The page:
Life Of Learning

A hard bargainer will stick to his or her position tenaciously to show they can not be pushed around. But in so doing they may escalate the tension between both parties, not reach an agreement and cause serious rifts to the relationship. On the other hand, a soft bargainer will make concessions readily to reach a deal quickly. However, this undermines their autonomy, and they are in danger of being bullied or taken advantage of.

So should one be a hard bargainer or a soft bargainer? Or is there a place in between? If so, where?

What if we ask a different set of questions entirely? Is there a better way of negotiating than positional bargaining? The answer to that is yes, there is. It is called Principled Negotiation.

Article Link "The Art Of Principled Negotiation" https://medium.com/@justus_71245/the-art-of-principled-negotiation-a776d52eed99?source=friends_link&sk=eae656c98e12de78d4765b51467e495e

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I've been enjoying some great conversations with families over the past few weeks. One of these conversations was on the topic of rewards. It is a fascinating topic and many people still see the use of rewards as something that is a valuable tool in interacting with others. But is it really? Can we justify using rewards?

After a Facebook post from a friend caught my eye regarding homeschooling, I was rather intrigued by the response of a teacher who argued that teachers were the best at teaching your children because after all, they are the experts. And "a trained and qualified professional is always going to do a better job than even the most well-intentioned amateur. That maxim holds true for haircuts, home electrical work, orthodontics, cardiac surgery, and education."

Sure, a baker is an expert at baking cakes, loaves of bread, etc. and a barber is an expert at cutting hair. But what are teachers actually experts at? If you just heard that someone was a teacher and that’s all you knew what does this mean they are a specialist at? What do we mean by the phrase, "Teachers are experts at teaching"? Does it even make any sense?

Does having the title of "teacher" actually mean you are an expert?

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Chores... it seems to be one of the biggest concerns of many parents.
Should you make children do chores or not?
Isn't it "good for them"?

Check out the video I mention in this podcast here:
https://youtu.be/N2YRso_DKo8
https://www.bitchute.com/video/0HgBpZmNwVoK/
I also reference the book Raising Competent Children by Jesper Juul.

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The article titled "Reasons Today's Kids Are Bored, Entitled, Impatient With Few Real Friends" has been shared on Facebook more than 3.6 Million times! I have seen it shared by parents, teachers and others. It seems to be one of the most popular parenting articles around the internet these days.

So I decided to take a look...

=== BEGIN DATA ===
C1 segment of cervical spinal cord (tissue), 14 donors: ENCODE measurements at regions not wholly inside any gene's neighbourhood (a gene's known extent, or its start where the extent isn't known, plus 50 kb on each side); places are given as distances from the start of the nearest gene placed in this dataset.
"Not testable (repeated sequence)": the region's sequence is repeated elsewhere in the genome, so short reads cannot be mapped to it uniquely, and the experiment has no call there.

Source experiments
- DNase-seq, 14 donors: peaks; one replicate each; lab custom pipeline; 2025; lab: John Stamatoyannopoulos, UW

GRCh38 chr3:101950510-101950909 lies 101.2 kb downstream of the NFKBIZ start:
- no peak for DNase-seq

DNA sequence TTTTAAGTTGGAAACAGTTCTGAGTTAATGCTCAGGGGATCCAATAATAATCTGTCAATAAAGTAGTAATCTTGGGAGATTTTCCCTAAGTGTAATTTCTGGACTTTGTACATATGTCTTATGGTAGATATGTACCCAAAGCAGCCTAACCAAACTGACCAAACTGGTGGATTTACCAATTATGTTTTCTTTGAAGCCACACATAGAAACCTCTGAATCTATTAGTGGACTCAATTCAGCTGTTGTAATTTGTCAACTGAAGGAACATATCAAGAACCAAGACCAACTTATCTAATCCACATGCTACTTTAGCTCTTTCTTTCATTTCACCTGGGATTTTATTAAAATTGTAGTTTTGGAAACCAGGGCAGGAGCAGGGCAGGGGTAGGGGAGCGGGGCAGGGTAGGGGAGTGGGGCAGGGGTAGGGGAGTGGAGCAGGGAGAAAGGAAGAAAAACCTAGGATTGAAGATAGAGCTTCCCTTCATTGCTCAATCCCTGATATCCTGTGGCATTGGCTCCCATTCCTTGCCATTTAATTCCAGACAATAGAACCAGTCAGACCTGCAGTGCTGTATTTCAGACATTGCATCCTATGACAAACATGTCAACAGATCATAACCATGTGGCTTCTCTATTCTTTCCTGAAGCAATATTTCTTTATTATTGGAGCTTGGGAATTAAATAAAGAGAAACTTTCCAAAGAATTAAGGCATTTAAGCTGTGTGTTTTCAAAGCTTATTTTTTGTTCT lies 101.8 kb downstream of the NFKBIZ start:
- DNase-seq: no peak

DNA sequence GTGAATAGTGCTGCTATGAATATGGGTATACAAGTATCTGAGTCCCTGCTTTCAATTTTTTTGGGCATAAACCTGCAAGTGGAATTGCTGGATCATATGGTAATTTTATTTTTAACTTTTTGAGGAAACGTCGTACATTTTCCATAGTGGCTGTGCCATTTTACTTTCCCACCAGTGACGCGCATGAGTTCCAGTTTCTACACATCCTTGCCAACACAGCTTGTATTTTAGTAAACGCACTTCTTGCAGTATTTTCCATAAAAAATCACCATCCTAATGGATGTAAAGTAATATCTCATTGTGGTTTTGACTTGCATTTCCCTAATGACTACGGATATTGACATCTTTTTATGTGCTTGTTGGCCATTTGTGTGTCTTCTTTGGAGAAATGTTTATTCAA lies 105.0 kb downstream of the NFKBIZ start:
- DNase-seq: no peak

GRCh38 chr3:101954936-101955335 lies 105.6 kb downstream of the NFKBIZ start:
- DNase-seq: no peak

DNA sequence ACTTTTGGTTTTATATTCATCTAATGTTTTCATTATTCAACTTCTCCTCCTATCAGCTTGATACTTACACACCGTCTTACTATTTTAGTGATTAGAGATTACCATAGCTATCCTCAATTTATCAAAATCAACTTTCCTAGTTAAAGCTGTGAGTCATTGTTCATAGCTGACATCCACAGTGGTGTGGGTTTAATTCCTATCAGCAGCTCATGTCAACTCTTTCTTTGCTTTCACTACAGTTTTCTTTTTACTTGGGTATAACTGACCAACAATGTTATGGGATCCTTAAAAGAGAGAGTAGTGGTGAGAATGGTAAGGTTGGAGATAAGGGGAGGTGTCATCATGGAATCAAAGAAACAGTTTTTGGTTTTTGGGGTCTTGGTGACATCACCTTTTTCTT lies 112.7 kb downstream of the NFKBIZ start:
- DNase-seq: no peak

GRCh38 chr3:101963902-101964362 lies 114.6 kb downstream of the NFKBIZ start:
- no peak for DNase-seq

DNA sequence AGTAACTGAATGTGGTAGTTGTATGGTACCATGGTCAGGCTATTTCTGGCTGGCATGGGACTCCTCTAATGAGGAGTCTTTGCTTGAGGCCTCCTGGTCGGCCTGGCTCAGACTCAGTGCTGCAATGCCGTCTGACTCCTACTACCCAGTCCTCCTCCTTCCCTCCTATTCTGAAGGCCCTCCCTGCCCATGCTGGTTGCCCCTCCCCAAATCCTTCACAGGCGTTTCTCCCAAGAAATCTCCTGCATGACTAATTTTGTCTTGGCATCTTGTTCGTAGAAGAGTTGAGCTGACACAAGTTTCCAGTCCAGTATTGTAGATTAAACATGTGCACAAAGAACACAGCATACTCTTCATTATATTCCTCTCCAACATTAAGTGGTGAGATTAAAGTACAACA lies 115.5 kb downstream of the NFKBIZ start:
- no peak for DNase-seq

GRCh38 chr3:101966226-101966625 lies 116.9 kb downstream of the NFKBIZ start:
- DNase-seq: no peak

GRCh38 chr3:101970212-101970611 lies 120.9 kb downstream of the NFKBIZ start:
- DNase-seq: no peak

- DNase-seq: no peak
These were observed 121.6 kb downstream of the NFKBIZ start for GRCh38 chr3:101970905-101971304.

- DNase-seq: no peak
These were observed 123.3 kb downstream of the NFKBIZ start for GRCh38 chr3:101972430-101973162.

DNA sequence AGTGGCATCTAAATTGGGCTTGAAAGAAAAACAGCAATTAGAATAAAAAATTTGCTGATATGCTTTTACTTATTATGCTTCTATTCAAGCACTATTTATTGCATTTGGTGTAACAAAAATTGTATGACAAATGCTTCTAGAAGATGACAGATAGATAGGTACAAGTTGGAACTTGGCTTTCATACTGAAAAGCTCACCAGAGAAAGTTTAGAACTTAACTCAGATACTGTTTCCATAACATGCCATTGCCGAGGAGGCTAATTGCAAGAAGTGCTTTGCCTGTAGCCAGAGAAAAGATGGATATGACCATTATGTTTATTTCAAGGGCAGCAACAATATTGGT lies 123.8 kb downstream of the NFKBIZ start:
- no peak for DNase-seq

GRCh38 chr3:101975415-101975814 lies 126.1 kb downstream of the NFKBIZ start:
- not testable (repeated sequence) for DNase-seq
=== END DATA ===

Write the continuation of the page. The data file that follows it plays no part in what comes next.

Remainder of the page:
I found myself mumbling comments to myself as I was reading and then I thought, "why not speak my thoughts out loud in front of a camera?"
So here's me dissecting the good and the bad from this article.

https://deeprootsathome.com/kids-bored-entitled/?fbclid=IwAR0VzvVWgV2s9iFMPr11hauPLQEgbucRzMmmPpCkoZwa889xJCHhIq3kAVo

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Well, I'm back for the year. After a bit of a break on holidays, I'm back to planning some projects and back to making podcasts and videos. I'm also getting back into my books and there's plenty of thoughts and ideas starting to flow. In particular, I'm back to reading more of the book 'Ultralearning' by Scott Young.

This is episode is about free recall and how I am trying it in my own life.

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In a recent book that I read called, "The Orchid And The Dandelion", the author Dr. Thomas Boyce points out that in classrooms where teachers take a more egalitarian approach the detrimental effects of dominance hierarchies can be diminished on sensitive children in particular.

But is egalitarianism the best alternative to dominance hierarchies? Are hierarchies all bad?

I introduce the idea of voluntary hierarchies.

(To read my review/summary of the book mentioned see here: https://medium.com/age-of-awareness/understanding-sensitive-and-resilient-children-f900ba5aea60?source=friends_link&sk=a64fbac0a55f9aec3c543865e0d84dc8

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The central proposition of the book “The Orchid And The Dandelion: Why some people struggle and how all can thrive”, is that people, and children in particular, have different sensitivities. Through a variety of research experiments by Dr Thomas Boyce and his team, children were plotted on a spectrum of highly sensitive children to highly resilient children. Most children fell into the resilient category. They were named the ‘dandelion’ children, as they had only mild reactions to the stresses that they were exposed to in the experiments. But some children were what Boyce called ‘orchid’ children. These children were highly reactive to the minor stresses in the tests.